4.5 A novel dynamic flux chamber system for collection of soil-emitted nitric oxide (NO) for natural abundance stable N isotope analysis

Monday, 20 June 2016: 4:30 PM
Orion (Sheraton Salt Lake City Hotel)
Zhongjie Yu, University of Pittsburgh, Pittsburgh, PA; and E. M. Elliott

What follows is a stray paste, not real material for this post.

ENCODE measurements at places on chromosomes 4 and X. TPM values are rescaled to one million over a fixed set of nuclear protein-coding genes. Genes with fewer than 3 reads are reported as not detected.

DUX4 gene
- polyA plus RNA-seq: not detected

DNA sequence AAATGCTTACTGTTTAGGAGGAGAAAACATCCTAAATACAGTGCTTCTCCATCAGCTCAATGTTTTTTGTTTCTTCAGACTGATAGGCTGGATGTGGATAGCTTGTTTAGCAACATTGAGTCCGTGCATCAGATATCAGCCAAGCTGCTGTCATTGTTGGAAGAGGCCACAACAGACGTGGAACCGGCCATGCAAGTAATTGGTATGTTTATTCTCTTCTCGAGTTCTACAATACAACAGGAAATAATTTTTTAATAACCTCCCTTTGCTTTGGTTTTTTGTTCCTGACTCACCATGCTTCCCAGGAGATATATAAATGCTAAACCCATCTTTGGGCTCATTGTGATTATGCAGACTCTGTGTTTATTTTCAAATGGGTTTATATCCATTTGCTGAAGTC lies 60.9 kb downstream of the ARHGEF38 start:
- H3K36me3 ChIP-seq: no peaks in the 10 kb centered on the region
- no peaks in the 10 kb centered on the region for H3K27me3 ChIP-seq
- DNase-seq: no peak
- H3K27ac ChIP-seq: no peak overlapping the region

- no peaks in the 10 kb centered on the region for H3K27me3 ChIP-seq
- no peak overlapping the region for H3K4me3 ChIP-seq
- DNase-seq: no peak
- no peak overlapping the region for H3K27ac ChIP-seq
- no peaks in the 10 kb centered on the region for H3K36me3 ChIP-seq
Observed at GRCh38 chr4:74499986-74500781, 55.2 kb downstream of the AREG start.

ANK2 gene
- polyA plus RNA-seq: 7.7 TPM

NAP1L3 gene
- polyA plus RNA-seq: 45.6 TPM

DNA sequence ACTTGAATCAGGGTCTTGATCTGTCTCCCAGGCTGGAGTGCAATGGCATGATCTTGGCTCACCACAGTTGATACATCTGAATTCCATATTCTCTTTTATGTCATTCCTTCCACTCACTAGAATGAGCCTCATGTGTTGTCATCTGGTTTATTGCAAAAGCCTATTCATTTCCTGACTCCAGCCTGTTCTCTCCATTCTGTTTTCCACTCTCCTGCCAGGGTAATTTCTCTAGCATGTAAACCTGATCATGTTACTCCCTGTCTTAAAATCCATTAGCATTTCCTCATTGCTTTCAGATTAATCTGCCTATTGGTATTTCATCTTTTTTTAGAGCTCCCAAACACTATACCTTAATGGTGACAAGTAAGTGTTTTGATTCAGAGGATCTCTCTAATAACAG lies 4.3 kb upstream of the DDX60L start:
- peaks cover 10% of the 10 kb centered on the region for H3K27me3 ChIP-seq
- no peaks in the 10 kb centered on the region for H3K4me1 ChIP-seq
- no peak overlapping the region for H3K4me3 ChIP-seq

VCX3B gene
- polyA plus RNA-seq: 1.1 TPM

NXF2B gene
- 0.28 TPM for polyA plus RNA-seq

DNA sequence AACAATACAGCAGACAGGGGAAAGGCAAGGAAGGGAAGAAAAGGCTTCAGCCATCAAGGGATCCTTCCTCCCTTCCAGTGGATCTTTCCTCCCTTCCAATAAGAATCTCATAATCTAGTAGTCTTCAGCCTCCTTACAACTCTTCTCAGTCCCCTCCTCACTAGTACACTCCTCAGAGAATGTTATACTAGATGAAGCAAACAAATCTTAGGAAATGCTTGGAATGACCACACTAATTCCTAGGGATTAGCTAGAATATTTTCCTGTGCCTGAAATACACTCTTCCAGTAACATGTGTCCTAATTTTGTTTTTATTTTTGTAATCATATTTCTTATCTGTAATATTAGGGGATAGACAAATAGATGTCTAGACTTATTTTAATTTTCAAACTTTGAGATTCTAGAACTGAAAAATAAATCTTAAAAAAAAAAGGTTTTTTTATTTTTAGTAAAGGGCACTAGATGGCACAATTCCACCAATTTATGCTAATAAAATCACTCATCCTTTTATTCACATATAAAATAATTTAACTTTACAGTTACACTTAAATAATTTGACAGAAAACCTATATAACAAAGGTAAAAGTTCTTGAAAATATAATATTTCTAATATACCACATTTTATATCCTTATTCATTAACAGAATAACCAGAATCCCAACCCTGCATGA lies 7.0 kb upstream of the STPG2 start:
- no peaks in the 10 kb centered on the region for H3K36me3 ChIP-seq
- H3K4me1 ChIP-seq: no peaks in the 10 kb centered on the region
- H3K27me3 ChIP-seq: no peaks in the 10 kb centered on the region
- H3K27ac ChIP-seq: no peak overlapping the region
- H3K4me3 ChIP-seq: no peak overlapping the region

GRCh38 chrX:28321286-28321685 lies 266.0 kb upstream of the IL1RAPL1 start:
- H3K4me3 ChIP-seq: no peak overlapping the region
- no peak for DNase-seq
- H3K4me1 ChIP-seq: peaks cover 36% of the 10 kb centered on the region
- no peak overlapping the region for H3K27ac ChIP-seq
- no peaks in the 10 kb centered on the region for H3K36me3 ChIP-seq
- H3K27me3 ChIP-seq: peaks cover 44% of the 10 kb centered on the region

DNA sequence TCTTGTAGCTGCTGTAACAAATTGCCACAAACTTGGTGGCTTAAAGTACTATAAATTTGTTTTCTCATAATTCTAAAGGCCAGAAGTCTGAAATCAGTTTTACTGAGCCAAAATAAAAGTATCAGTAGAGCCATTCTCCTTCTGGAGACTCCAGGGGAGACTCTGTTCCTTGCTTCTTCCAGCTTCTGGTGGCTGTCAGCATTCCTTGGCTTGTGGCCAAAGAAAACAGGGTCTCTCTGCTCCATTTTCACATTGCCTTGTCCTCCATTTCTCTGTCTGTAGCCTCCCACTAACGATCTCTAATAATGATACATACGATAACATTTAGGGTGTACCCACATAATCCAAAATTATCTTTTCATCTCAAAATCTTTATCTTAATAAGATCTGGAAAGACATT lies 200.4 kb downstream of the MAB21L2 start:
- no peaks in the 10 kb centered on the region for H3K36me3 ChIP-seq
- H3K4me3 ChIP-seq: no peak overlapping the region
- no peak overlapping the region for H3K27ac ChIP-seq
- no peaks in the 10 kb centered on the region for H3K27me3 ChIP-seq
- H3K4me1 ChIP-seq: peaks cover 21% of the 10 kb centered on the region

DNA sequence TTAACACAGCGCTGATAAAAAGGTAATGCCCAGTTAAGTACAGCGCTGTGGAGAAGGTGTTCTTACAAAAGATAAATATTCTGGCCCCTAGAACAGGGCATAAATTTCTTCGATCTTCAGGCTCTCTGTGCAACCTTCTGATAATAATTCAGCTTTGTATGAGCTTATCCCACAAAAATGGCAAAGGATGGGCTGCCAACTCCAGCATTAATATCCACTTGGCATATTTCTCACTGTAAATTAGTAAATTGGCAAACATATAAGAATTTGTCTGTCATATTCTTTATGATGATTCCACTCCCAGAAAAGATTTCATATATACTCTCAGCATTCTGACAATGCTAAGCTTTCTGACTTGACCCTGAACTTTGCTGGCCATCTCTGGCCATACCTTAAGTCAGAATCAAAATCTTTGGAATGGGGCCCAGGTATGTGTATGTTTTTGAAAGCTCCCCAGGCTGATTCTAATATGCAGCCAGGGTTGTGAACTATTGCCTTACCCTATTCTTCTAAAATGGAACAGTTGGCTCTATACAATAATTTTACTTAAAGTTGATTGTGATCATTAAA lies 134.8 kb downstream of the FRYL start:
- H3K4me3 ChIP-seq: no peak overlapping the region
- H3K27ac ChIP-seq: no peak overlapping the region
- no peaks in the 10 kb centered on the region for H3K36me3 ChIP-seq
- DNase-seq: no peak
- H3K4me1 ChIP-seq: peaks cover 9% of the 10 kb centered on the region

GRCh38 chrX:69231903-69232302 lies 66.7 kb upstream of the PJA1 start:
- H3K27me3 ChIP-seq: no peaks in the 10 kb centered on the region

Global emissions of nitric oxide (NO) have increased dramatically over the last century primarily due to human activity. Atmospheric NO is oxidized rapidly to nitrogen dioxide (NO2) in the troposphere, and these compounds (collectively referred to NOx) affect tropospheric ozone (O3) production, secondary organic aerosol formation, the atmospheric lifetimes of carbon dioxide and methane, and can cause ecosystem acidification and eutrophication. The global inventory of NO emissions is poorly constrained with a large portion of the uncertainty attributed to soil NO emissions that result from microbial nitrification and denitrification processes. There is a growing interest in partitioning NOx sources using natural abundance stable nitrogen (N) isotopes (d15N) of atmospheric nitrogen oxides (e.g., dry and wet nitrate (NO3-) deposition), given the findings that different NOx sources may have distinct N isotopic signatures. Although it has been suggested that natural sources of NOx have lower d15N-NOx values than anthropogenic sources, soil d15N-NO is largely unknown mainly due to the diffuse nature, low concentrations, and high reactivity of soil-emitted NO. Here, we present the development of a novel dynamic flux chamber (DFC) system capable of simultaneously measuring soil NO fluxes and collecting NO for d15N-NO measurements. The system couples a widely used flow-through soil chamber with a NO collection train, in which NO can be converted to NO2 through O3 titration in a Teflon reaction coil (length 260 cm, i.d. 9.5 mm), followed by NO2 collection in a 20% (v/v) triethanolamine (TEA) solution as nitrite (NO2-) and NO3-. d15N-NO can then be effectively determined by d15N analysis of collected NO2- and NO3- using the denitrifier method. The reaction time of the reaction coil was determined experimentally by sampling zero air with a constant NO concentration (100 ppbv) and varying the O3 concentration. Subsequent numerical model calculations including reactions between O3, NO, and NO2 indicate that the conversion efficiency is quantitative (>99%) over a 10 to 100 ppbv NO mixing ratio range. The recovery of NO in the TEA solution was determined by NO2- and NO3- concentration measurements and was found to be 99.7±3.0% on average where the chamber NO mixing ratio ranged from 10 to 100 ppbv. This indicates that the N isotopic fractionation resulting from NO conversion to NO2 and NO2 collection should be minimized. Samples collected were neutralized with 12N HCl to pH 8.0 – 8.5 before being measured using the denitrifier method. Because it is likely that soil-emitted NO has very low d15N-NO values, a blank-matching strategy was adopted to match both injected N amount and solution volume between the samples and standards to minimize the interference from trace amounts of N inherent to the denitrifier medium and the TEA solution. A set of working NO2- standards spanning -1.8‰ to -79.6‰ was used to calibrate all collection samples. The DFC system has been evaluated in the laboratory through collection of NO from an analytical NO tank under various conditions mimicking soil NO emissions. The resulting accuracy and precision of d15N-NO analysis was ±0.86‰, better than that of methods previously published for collection of NOx from anthropogenic sources (e.g., ±1‰). A preliminary measurement of d15N-NO of surface soils sampled from an urban riparian site resulted in a soil d15N-NO value of -56‰, suggesting that soil d15N-NO could be lower than previously assumed (e.g., -49 ~ -28‰). The successful development of the DFC system will allow a thorough evaluation of the role of soil-emitted NO in the reactive N cycle and further investigations on NO sources and microbial pathways in natural and fertilized soils.

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